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Within Genesis 29 the story around the well is described and while Ya'akov talks with the local shepherds it says something like this: While Ya'akov spoke with them, Rachel came, with the flock of her father; for she was a shepherdess.

Why was it so important to state that Rachel was a shepherdess? The verse already teaches that she came with the flock of her father, and the daughters of Yitro aren't called shepherdesses (see Exodus 2:16 & 19). Is there a more important reason why she is entitled this way?

  • From what translation is your quotation from? Please edit and clarify. – ezra Jul 3 '17 at 14:16
  • It seems to me that the Torah clarifies that Rachel was a shepherdess as opposed to her just "coming with sheep." Just because you happen to be walking along with some sheep does not mean you are a shepherdess. By the way, I don't remember anywhere specifically that says Yitro's daughters were shepherdesses, only that they came and were getting water. – ezra Jul 3 '17 at 14:18
  • @ezra Regards Yitro's daughters see Exodus 2:19 why I thought so. P.s. anyway, if we leave that away, why needed the verse to say that Rachel was a shepherdess; was it just because it was her job and she wasn't just walking along with some sheep? Besides isn't it so that Ya'akov takes over the herding of the sheep in the time he lives with Lavan? – Levi Jul 3 '17 at 14:36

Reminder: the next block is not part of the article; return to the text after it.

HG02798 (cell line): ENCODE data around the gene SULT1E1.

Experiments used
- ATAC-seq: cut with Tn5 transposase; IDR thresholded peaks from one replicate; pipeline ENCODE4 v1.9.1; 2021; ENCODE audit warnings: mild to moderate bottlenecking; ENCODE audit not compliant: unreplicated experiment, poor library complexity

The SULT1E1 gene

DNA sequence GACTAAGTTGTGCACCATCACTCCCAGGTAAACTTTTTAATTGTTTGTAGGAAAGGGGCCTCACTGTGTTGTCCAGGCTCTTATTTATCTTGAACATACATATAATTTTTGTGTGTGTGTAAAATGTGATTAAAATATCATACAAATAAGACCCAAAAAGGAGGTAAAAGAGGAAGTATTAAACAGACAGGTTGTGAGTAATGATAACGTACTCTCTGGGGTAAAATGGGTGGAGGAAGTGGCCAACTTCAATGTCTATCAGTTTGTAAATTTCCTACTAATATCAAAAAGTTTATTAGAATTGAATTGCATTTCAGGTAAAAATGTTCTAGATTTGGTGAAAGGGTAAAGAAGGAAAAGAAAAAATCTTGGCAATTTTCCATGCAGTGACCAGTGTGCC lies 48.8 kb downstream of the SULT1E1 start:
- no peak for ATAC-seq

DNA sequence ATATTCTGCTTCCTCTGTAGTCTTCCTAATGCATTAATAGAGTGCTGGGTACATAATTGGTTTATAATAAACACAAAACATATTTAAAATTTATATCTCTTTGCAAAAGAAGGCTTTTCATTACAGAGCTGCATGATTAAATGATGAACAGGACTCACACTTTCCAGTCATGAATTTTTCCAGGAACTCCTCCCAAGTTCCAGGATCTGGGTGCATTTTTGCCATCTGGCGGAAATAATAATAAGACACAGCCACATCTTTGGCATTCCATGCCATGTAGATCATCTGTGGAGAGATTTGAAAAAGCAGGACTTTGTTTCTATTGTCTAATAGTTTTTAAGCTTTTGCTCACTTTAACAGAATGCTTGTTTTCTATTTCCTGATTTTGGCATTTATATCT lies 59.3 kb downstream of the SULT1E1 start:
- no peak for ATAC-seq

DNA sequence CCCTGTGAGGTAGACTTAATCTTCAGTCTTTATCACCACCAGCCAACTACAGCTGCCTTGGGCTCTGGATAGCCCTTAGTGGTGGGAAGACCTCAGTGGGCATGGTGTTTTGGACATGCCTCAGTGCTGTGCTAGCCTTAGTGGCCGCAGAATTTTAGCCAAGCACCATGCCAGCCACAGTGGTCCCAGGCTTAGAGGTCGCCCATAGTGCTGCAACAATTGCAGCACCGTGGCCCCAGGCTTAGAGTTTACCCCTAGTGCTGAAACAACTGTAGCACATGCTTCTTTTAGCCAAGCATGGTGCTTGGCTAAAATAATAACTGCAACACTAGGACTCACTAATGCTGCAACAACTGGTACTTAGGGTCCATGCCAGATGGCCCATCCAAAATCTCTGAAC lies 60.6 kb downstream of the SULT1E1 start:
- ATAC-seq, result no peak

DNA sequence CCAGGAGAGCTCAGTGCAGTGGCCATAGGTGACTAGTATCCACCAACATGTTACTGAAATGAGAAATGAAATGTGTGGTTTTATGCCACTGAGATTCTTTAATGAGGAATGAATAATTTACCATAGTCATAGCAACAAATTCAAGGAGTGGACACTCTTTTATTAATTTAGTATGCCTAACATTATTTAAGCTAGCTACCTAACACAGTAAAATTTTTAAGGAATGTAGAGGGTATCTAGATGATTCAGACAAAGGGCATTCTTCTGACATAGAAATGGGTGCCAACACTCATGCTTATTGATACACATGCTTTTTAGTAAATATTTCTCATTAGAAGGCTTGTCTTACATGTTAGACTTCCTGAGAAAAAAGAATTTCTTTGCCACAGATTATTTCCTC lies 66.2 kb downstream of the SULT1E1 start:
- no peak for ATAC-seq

• @ezra In Exodus 2:16 states: Now the priest of Midian had seven daughters; and they came and drew water, and filled the troughs to water their father's flock. While in verse 19 is says: And they said: 'An Egyptian delivered us out of the hand of the shepherds, and moreover he drew water for us, and watered the flock.' It's clear from verse 20 that Moshe didn't watered the flock at Yitro's home(ground), for Yitro wonders were this man is. – Levi Jul 3 '17 at 14:44
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    @HopefullyHelpfull - I agree with you that it makes perfect sense that Yitro's daughters would have also been shepherdesses, but I find it interesting that the Torah does not mention it. Ha, I think I'm beginning to see what you're asking now! – ezra Jul 3 '17 at 15:03